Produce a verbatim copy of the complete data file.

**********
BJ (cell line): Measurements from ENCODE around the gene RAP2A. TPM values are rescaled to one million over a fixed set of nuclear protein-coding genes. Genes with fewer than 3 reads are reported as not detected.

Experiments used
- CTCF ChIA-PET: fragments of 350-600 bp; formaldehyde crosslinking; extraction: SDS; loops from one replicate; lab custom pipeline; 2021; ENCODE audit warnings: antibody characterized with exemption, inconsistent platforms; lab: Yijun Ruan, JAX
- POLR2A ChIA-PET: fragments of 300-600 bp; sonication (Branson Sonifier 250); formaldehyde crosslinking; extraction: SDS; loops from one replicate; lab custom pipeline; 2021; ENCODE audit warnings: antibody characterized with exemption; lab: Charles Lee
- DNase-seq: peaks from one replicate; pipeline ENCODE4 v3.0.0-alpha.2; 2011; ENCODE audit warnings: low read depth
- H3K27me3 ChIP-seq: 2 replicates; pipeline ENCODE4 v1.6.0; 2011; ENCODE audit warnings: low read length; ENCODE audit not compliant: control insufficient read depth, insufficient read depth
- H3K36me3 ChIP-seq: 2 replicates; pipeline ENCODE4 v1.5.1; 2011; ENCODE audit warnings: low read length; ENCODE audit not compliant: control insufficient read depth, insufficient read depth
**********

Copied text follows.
BJ (cell line): Measurements from ENCODE around the gene RAP2A. TPM values are rescaled to one million over a fixed set of nuclear protein-coding genes. Genes with fewer than 3 reads are reported as not detected.

Experiments used
- CTCF ChIA-PET: fragments of 350-600 bp; formaldehyde crosslinking; extraction: SDS; loops from one replicate; lab custom pipeline; 2021; ENCODE audit warnings: antibody characterized with exemption, inconsistent platforms; lab: Yijun Ruan, JAX
- POLR2A ChIA-PET: fragments of 300-600 bp; sonication (Branson Sonifier 250); formaldehyde crosslinking; extraction: SDS; loops from one replicate; lab custom pipeline; 2021; ENCODE audit warnings: antibody characterized with exemption; lab: Charles Lee
- DNase-seq: peaks from one replicate; pipeline ENCODE4 v3.0.0-alpha.2; 2011; ENCODE audit warnings: low read depth
- H3K27me3 ChIP-seq: 2 replicates; pipeline ENCODE4 v1.6.0; 2011; ENCODE audit warnings: low read length; ENCODE audit not compliant: control insufficient read depth, insufficient read depth
- H3K36me3 ChIP-seq: 2 replicates; pipeline ENCODE4 v1.5.1; 2011; ENCODE audit warnings: low read length; ENCODE audit not compliant: control insufficient read depth, insufficient read depth